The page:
non-fiction

authors index

books index

e-mail

home


RICHARD WURMBRAND


click to enlarge

Richard Wurmbrand
Tortured for Christ
Hodder, London, 1967
(price: 30p; 128 pages)

click to enlarge

Richard Wurmbrand
In God's Underground
Hodder, London, 1968
(price: 50p; 256 pages)

click to enlarge

Richard Wurmbrand
The Church in Chains
Hodder, London, 1974
(price: 40p; 144 pages)


The death of Richard Wurmbrand in 2001 didn't attract a huge amount of attention, but back in the late-1960s and early-1970s, he was one of the better-known dissidents in the communist bloc. Not in the Solzhenitsyn class, of course, but renowned in certain circles. And unusually for a dissident at this time, he was no intellectual, but an evangelical minister in Romania.

Now, I have no brief for evangelical ministers - it seems to me self-evident that the sooner humanity decides to abandon its faith in Judaism and, more particularly, its heretical offshoots (Christianity, Islam, Marxism), the better - but the communist suppression of dissent really didn't really help matters. In fact the sheer intolerance of Eastern Europe in the communist era did enormous damage to the materialist cause by portraying it as being even more violent than the Holy Inquisition.

So Richard Wurmbrand - as a Christian - was serious about his opposition to the communist state:

I have decided to denounce 'communism', though I love the 'communists'. I don't find it to be right to preach the Gospel without denouncing communism.

Consequently he found his work impeded, himself imprisoned, his books burned and members of his congregation disappearing, never to be heard of again. Frankly the Commies were evil: this ain't any way to fight an idea. You don't have to accept Wurmbrand's faith - or even believe more than about five per cent of his story - to recognize that the Stalinist state in Romania was an enemy to humanity.

As mementos of a particularly horrendous period now consigned to history, these aren't bad books. Repetitious, of course, and not exactly quality literature, but worth a look.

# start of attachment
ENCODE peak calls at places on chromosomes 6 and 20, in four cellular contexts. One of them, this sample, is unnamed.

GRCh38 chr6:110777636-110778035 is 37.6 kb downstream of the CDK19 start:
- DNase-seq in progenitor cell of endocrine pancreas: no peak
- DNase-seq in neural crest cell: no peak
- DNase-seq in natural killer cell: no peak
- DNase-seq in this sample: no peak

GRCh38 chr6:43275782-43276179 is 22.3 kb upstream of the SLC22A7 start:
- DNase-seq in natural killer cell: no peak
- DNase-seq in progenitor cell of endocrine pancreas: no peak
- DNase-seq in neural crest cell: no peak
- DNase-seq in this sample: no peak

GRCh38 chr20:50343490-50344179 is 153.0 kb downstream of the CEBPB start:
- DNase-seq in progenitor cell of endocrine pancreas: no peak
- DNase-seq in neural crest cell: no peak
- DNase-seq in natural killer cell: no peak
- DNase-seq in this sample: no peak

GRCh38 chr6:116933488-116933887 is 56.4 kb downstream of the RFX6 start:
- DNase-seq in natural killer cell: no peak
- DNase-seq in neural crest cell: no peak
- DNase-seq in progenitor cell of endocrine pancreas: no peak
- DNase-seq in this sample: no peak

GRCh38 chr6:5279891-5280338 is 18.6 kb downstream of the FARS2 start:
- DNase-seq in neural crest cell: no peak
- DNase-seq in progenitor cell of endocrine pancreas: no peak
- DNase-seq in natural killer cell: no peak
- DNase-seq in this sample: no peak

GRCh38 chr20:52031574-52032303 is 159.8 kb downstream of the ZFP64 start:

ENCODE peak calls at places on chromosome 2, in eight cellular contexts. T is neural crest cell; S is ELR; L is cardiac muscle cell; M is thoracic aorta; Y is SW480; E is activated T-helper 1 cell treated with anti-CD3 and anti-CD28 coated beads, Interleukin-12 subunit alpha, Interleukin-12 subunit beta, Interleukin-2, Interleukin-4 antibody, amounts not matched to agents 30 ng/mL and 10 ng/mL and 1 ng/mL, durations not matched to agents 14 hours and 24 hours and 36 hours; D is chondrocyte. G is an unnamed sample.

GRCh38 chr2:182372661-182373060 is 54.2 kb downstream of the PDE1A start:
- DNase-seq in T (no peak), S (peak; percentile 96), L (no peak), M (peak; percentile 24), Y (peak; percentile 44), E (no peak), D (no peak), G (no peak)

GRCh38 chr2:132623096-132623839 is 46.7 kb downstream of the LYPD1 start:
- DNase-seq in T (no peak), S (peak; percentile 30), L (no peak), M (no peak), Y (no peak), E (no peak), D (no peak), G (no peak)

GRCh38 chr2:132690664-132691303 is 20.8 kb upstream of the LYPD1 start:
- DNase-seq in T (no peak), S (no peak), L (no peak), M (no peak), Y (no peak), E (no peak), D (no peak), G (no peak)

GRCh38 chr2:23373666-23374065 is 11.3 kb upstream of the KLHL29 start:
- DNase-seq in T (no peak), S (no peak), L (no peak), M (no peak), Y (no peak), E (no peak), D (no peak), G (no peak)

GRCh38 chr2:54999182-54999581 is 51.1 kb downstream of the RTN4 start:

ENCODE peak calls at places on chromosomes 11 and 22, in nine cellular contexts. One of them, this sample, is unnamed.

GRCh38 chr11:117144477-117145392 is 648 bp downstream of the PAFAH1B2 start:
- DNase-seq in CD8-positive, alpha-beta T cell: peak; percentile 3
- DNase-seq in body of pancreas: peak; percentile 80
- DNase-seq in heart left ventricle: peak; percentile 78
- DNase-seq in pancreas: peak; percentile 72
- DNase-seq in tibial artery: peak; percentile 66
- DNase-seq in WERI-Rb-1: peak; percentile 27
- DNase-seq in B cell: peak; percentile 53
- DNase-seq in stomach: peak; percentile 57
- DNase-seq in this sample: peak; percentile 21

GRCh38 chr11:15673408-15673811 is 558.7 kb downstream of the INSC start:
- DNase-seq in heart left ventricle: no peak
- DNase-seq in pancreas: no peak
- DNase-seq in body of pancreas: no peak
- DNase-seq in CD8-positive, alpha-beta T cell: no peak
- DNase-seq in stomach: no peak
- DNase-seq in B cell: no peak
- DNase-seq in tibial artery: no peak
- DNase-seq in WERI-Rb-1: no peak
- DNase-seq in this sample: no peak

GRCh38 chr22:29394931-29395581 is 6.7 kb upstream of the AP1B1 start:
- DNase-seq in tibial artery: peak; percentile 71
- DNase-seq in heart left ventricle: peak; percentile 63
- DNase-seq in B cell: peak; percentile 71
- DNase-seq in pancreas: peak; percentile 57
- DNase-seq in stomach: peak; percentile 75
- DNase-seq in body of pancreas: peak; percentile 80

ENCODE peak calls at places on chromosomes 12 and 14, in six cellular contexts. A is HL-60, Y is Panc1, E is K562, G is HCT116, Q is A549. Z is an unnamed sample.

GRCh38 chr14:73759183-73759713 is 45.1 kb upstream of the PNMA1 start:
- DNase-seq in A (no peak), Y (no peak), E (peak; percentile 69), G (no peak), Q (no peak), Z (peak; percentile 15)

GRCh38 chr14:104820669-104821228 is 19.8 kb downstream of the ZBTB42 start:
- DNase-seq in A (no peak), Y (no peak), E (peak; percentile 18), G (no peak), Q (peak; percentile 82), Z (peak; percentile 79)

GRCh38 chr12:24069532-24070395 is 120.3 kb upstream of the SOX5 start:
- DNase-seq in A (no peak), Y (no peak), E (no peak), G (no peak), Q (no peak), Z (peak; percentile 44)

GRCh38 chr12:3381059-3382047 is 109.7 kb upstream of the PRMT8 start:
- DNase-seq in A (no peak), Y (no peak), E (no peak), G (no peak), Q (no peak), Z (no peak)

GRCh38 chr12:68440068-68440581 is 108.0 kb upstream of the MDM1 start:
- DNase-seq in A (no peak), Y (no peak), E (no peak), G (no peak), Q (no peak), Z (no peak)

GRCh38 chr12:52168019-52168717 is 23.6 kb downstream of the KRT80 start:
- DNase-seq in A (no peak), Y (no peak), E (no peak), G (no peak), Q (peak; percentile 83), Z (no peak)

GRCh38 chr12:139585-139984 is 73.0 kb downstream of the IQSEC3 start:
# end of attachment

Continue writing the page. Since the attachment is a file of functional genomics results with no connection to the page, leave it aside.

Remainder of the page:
Appendix: Was Karl Marx A Satanist?


(Diane Books, USA, 1979)

When I first put this page online, I appealed for information on the subject of another Richard Wurmbrand book Was Karl Marx a Satanist?. I'm extremely grateful to a correspondent, Trevor W McKeown, for providing me with a cover scan and a synopsis of the 'argument' that Rev Wurmbrand employed in his book. (You should check out the link below to the website maintained by Mr McKeown.)

'I do not claim to have provided undisputed proof that Marx was a member of a sect of devil-worshippers,' admits Wurmbrand, 'but I believe that there are sufficient leads to imply this.' (p.76) Essentially these 'leads' come from a couple of Marx's early romantic works, the play Oulenem and the poem 'The Player', which - typically for Germanic writing of the period - have an exaggerated post-Gothic element to them. To the paranoid monotheistic mind, of course - the kind that sees the emergency number 999 is simply 666 upside-down - even mentioning the Prince of Darkness is tantamount to signing a pact in blood. The best bit is the attempt to understand the psychology of the man: 'Marx abandoned poetry for a career of revolution in the name of Satan against a society which had not appreciated his poems.' (p.18) Same problem with Hitler and his painting, of course.


acknowledgements:
my thanks to Mr Trevor W McKeown, Webmaster of the
Grand Lodge of British Columbia & Yukon website
for the information on Was Karl Marx A Satanist?

non-fiction
home